by Neil Jenman
For the first time in their lives, due to a disaster over which they have no control, thousands of good tenants are facing some very bad agents dishing out very bad treatment.
As one regular paying tenant said, “It’s like agents have declared war on tenants.”
Thankfully, it didn’t take long for the Federal Government to see the predicament of many tenants. This led to an announcement by the Prime Minister, Scott Morrison, on Monday March 30, that all evictions would be banned for six months.
Mr Morrison promised no one would be evicted from their homes.
But, despite the ban on evictions, many agents – and their representative groups are still hounding and threatening tenants. These agents are issuing tenants with eviction notices.
They are ignoring the PM’s eviction ban with the excuse that “Tenancies are a state issue”.
Jennifer Beveridge who represents the interests of Victoria’s tenants says there is a “rush” to evict tenants. Hurry up and kick non-paying tenants out before the states make evictions illegal. Or at least threaten them – because most agents know they’ve got almost zero chance of succeeding with an eviction in these times.
Rather than be terrified of being kicked out on the street (the great fear of all Australian families), if tenants are genuinely suffering due to the pandemic and agents refuse to show leniency and, instead, issue an eviction notice, tenants should tear it up. Tell the agents to go away.
The state governments will come to the aid of tenants. Some are just a bit slow to act, that’s all. Protection for tenants – under terms not seen since the days of “protected tenancies” introduced in the Great War to protect the families of killed or wounded servicemen are on the way.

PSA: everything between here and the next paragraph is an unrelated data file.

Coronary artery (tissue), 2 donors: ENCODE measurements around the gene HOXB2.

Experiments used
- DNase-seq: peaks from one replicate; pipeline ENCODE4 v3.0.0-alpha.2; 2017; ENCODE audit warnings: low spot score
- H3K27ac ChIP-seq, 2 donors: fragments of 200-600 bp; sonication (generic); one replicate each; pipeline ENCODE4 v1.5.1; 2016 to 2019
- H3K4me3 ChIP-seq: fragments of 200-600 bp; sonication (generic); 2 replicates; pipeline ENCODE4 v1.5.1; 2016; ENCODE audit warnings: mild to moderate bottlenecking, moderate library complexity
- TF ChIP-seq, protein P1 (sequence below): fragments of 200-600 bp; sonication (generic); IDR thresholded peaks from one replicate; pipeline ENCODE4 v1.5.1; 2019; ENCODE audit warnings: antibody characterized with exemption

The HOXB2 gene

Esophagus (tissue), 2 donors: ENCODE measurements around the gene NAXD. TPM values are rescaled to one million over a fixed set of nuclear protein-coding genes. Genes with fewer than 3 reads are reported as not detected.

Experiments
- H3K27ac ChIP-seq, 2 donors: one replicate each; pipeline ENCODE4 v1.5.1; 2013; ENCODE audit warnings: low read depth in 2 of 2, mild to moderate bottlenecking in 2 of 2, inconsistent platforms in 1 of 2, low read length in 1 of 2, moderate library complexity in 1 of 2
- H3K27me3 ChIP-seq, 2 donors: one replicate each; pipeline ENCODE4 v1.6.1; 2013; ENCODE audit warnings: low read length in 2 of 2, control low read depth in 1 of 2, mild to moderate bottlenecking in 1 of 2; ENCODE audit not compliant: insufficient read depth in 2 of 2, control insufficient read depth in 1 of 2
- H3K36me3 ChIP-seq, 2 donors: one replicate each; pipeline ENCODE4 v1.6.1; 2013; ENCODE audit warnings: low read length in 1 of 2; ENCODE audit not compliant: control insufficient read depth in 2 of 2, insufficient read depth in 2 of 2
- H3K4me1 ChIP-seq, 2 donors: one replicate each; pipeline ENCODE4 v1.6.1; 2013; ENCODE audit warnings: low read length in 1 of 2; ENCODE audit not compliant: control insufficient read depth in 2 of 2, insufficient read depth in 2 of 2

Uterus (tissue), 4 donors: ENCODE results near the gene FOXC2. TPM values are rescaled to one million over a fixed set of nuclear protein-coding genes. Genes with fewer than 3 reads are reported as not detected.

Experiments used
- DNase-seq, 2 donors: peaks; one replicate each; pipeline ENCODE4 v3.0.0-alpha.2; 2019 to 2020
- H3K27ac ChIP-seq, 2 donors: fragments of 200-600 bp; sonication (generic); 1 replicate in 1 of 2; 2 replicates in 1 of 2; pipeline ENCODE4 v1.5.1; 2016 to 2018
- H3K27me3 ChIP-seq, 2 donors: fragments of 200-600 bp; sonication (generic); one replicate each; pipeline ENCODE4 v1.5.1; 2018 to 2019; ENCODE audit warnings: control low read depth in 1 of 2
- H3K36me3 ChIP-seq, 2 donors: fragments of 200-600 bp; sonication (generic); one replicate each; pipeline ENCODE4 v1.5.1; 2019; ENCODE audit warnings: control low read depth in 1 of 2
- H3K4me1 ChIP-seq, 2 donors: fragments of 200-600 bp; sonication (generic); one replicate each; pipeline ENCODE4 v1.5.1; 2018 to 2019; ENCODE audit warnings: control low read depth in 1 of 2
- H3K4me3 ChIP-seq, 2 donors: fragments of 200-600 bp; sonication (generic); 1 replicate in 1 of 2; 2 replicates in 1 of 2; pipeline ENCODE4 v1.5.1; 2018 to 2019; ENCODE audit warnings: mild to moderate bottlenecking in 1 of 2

To its credit, the only state government to follow up on Mr Morrison’s promise is Tasmania. On March 27, a press statement read: “Any notice to vacate issued by an owner to a tenant is of no effect until 30 June 2020.”
So far nothing definite on evictions has come from Victoria. Eviction bans are imminent in New South Wales, so it’s only logical to assume all states will soon protect tenants.
But, until something definite comes into force, many agents are grabbing their last chance to use threats to evict tenants. It’s mostly a gigantic bluff especially when directed at genuine cases of hardship due to the pandemic.
Ms Beveridge alleges that 60 per cent of those who have lost their jobs due to the pandemic and, by flow-on, their incomes and have asked agents for some rent reduction or relief have been refused. Pay up or get out.
The common messages to tenants are clear and cruel:
“This is no rent holiday.”
“If you are still in arrears in six months, you will be evicted.”
“We will take you to court and get a warrant for possession of the premises”.
“Every week you do not pay rent will mean your debt increases.”
“We will blacklist you and you will find it impossible to rent another home.”
And on it goes. Terrifying some of the best people in the worst and most cruel manner.
On March 31, the Real Estate Institute of Australia issued a media release in which their contempt for tenants could barely be disguised among clichés such as “Don’t bury your head in the sand and think the problem will go away because it won’t”.
The real estate institute’s sermon ended thus:
“Last message to tenants. Yesterday the Prime Minister offered you a monetary lifeline. Talk to your employer and go and get it. There is your rental assistance and cash for other expenses right there. Go find it.”
The real estate industry doesn’t tell the public the true reason for harassment of tenants. It’s all about the Holy Grail of dollars-in-the-door – “the rent roll”. Agents often “buy” rent rolls at prices way above commercial common sense. They will pay thousands of dollars per property to have the ‘comfort security’ of regular income from a property.
For example, if a property rents for a thousand dollars a week and an agent charges seven per cent, the agent gets $70 commission per week or $3,640 per year.
That property is “worth” (in the absurd maths of agents who focus on income, not profit) about $2.50 for every dollar in income.
So, a property that gives an agent a weekly income of $70 per week can be “sold” in the real estate world for as much as $9,100 ($3,650 multiplied by 2.5).
Imagine what happens when agents collect rent on hundreds of properties. Not only do they have the comfort of regular income, they sleep soundly in the belief they have an asset worth millions of dollars.
Incredibly, agents will borrow millions of dollars to buy these massively over-priced income streams, just to feel secure. It’s a common thought with agents, “The sales go up and down, but the rental department gives us a permanent source of income.”